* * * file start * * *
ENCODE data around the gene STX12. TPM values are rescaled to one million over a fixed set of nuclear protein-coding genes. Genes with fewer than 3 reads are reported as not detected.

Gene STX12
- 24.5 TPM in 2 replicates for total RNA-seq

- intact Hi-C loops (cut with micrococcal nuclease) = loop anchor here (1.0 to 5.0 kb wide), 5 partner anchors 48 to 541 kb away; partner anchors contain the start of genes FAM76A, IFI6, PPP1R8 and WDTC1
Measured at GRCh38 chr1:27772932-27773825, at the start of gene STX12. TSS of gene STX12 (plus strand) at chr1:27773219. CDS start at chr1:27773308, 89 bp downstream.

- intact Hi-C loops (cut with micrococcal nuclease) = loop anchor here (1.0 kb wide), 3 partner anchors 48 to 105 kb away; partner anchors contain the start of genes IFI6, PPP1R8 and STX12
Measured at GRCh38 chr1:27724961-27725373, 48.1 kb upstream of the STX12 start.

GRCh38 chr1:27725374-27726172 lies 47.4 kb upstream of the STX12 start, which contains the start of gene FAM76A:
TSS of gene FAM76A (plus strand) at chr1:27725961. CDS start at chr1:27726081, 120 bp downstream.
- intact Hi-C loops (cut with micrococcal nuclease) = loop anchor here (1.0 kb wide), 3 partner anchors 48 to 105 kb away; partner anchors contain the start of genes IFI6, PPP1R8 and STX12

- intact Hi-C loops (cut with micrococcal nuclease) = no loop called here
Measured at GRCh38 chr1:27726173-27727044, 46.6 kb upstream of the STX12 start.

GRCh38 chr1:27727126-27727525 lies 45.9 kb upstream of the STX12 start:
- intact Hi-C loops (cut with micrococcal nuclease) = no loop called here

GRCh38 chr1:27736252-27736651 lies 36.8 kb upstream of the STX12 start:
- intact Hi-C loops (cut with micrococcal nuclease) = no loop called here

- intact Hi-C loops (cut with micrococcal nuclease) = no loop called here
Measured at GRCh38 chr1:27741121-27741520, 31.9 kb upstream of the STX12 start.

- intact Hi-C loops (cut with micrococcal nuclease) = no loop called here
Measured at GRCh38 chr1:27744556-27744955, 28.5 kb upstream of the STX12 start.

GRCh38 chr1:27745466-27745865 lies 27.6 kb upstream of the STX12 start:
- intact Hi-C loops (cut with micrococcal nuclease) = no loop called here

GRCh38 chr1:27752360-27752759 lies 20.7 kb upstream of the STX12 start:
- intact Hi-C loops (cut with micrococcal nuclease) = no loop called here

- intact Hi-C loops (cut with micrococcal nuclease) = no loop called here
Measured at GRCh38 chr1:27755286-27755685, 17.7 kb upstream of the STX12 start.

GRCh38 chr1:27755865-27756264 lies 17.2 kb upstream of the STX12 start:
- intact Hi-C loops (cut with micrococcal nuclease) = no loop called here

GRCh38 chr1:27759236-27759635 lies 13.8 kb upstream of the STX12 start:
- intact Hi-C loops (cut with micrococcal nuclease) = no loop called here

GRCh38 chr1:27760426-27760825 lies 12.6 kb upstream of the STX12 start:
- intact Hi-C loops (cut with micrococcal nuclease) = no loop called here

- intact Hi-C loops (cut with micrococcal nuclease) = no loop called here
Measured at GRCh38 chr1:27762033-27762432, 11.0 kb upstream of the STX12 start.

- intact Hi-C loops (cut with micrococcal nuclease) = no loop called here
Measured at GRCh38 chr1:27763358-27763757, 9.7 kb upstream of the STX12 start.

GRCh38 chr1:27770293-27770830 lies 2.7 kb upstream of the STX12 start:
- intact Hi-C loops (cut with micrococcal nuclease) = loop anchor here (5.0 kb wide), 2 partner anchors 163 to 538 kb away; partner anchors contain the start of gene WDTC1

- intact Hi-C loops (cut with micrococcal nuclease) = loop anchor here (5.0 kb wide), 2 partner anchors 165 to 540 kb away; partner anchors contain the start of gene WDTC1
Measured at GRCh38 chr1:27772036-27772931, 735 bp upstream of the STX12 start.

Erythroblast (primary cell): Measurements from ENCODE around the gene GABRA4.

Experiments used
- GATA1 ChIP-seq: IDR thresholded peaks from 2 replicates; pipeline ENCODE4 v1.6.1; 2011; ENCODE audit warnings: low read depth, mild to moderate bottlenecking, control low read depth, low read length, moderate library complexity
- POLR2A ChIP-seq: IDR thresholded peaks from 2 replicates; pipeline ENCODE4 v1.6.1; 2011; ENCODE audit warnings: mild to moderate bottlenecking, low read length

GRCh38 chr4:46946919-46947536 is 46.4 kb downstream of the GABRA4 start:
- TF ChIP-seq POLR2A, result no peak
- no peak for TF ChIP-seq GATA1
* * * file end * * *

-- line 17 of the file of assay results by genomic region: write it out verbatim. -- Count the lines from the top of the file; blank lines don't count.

- intact Hi-C loops (cut with micrococcal nuclease) = no loop called here